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Contemplating today's Gospel

Today's Gospel + homily (in 300 words)

Wednesday of the Second Week of Advent
1st Reading (Isa 40:25-31): To whom can you liken me as an equal? says the Holy One. Lift up your eyes on high and see who has created these things: He leads out their army and numbers them, calling them all by name. By his great might and the strength of his power not one of them is missing! Why, O Jacob, do you say, and declare, o Israel, «My way is hidden from the Lord, and my right is disregarded by my God?». Do you not know or have you not heard? The Lord is the eternal God, creator of the ends of the earth. He does not faint nor grow weary, and his knowledge is beyond scrutiny. He gives strength to the fainting; for the weak he makes vigor abound. Though young men faint and grow weary, and youths stagger and fall, they that hope in the Lord will renew their strength, they will soar as with eagles' wings; they will run and not grow weary, walk and not grow faint.
Responsorial Psalm: 102
R/. O bless the Lord, my soul!
Bless the Lord, o my soul; and all my being, bless his holy name. Bless the Lord, o my soul, and forget not all his benefits.

He pardons all your iniquities, he heals all your ills. He redeems your life from destruction, he crowns you with kindness and compassion.

Merciful and gracious is the Lord, slow to anger and abounding in kindness. Not according to our sins does he deal with us, nor does he requite us according to our crimes.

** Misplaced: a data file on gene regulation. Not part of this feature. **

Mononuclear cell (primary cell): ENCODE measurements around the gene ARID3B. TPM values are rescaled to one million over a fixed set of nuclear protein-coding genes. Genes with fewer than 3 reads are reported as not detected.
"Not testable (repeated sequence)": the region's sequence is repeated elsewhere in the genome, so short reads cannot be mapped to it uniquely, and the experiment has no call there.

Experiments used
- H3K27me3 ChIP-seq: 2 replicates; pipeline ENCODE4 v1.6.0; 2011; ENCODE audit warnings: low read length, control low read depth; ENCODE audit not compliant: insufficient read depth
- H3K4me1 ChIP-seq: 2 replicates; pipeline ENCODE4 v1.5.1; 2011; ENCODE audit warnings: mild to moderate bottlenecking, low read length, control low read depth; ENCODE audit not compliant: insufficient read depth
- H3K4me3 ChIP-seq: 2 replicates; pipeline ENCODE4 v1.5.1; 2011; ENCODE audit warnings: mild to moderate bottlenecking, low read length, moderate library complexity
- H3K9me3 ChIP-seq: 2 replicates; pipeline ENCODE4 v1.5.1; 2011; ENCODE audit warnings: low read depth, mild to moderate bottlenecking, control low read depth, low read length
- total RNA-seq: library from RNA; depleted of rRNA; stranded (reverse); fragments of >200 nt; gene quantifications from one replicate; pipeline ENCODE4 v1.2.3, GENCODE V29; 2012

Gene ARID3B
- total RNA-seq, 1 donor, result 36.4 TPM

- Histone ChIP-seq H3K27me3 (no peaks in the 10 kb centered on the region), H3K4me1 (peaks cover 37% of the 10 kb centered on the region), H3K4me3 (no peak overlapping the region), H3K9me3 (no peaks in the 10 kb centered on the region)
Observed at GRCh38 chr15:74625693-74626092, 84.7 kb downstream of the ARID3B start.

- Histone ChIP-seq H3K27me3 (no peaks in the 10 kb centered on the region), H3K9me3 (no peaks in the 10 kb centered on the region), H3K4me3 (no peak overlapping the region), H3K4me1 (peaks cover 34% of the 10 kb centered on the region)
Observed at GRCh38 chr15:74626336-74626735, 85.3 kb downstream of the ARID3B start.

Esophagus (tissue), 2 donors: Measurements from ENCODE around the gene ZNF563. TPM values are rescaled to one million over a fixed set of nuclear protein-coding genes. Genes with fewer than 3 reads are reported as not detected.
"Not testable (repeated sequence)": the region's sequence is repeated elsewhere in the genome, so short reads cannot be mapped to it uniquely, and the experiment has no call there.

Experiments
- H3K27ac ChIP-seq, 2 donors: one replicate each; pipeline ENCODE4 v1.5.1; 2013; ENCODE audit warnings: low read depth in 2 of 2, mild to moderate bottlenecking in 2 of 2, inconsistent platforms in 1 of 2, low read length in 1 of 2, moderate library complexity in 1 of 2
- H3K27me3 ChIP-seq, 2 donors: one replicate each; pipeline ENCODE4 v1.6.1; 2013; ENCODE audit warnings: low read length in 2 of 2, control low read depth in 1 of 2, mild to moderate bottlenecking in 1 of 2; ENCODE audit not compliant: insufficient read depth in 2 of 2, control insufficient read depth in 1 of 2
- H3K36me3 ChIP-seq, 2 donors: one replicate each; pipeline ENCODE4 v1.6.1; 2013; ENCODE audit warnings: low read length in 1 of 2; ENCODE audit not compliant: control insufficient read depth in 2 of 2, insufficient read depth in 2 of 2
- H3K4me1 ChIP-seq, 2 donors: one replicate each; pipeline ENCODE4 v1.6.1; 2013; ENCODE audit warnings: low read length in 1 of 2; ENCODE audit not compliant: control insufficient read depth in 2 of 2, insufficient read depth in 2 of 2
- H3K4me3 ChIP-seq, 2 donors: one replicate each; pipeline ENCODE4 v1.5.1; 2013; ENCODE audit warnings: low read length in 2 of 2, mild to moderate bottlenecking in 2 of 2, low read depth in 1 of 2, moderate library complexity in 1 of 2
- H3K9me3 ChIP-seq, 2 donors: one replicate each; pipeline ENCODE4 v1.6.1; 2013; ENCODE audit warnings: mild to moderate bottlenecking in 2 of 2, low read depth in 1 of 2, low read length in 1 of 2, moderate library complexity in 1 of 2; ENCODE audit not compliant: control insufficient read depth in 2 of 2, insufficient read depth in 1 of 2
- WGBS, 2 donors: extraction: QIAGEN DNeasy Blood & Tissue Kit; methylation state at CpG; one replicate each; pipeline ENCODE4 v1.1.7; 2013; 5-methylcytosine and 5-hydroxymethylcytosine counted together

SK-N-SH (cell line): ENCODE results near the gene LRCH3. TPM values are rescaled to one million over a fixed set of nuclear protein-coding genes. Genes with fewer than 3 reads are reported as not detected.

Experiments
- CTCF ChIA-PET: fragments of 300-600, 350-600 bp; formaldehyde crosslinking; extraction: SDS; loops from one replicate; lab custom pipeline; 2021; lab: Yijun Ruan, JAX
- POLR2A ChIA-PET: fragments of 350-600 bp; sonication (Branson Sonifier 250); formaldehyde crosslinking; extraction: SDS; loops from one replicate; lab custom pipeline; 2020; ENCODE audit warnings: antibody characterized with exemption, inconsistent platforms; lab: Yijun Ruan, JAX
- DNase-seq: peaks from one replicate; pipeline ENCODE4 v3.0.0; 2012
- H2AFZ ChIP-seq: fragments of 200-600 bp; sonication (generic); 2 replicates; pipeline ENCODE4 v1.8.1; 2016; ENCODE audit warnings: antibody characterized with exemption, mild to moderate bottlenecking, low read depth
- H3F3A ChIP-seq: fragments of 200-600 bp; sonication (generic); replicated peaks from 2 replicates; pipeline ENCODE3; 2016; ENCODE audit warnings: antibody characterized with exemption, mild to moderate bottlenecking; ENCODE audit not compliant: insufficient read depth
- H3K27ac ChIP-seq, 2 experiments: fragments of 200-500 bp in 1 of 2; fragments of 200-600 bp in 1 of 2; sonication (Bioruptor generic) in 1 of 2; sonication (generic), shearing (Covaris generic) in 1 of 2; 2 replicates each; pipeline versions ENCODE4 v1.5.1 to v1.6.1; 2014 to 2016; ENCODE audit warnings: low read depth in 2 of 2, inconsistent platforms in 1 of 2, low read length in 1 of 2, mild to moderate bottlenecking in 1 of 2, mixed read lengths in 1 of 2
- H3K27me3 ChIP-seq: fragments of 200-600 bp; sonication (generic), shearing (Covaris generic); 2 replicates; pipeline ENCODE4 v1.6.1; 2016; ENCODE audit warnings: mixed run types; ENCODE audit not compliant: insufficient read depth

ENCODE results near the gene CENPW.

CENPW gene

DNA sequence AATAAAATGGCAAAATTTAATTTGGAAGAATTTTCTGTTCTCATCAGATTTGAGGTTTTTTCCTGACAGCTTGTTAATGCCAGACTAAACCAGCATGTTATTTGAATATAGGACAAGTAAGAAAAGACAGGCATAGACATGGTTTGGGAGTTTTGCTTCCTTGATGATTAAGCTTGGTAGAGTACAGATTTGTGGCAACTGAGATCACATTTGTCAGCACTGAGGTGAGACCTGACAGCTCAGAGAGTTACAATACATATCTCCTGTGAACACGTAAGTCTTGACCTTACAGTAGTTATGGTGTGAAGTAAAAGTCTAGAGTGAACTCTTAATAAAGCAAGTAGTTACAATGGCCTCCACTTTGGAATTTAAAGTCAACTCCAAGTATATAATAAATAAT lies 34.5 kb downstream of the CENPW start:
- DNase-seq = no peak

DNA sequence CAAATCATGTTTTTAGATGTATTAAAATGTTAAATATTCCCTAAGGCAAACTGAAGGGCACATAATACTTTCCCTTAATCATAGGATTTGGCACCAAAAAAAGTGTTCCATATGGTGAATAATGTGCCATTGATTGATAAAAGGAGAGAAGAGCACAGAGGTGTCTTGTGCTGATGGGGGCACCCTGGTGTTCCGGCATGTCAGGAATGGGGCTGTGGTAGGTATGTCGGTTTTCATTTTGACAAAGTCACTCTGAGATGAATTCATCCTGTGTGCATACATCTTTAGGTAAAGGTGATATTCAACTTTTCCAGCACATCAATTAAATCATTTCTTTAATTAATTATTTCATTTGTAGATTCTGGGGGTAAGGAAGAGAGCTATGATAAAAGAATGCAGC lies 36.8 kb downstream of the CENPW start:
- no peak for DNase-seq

Versicle before the Gospel (---): Alleluia. Behold, the Lord comes to save his people; blessed are those prepared to meet him. Alleluia.
Gospel text (Mt 11:28-30): Jesus said, “Come to me, all you who labor and are burdened, and I will give you rest. Take my yoke upon you and learn from me, for I am meek and humble of heart; and you will find rest for your selves. For my yoke is easy, and my burden light.”

“My yoke is easy, and my burden light.”

Fr. Jacques PHILIPPE (Cordes sur Ciel, France)

Today, Jesus leads us to rest in God. He certainly is a demanding Father, because He loves us and invites us to give Him everything; but He is not an executioner. When He requires something of us it is to help us grow in His love. His only commandment is to love. We can suffer for love, but we can also rejoice in love and rest in love...

Meekness toward God releases and opens up our heart. This is why, Jesus, while encouraging us to give ourselves up and take up our cross to follow Him, tells us: "My yoke is easy, and my burden light” (Mt 11:30). Although sometimes we may have trouble in obeying God's will, fulfilling it with love ends up filling us with joy: "Lead me in the path of your commandments, for that is my delight” (Ps 119:35).

I would like to tell you something. Sometimes, when after a rather exhausting day I go to sleep, I perceive a slight inner feeling that tells me: -would you not come for a moment in the chapel to keep Me company? After a few instants of confusion and resistance, I end up consenting and spend a few minutes with Jesus. Then, I go to sleep in peace and very happy, and the following morning I am not more tired than usual.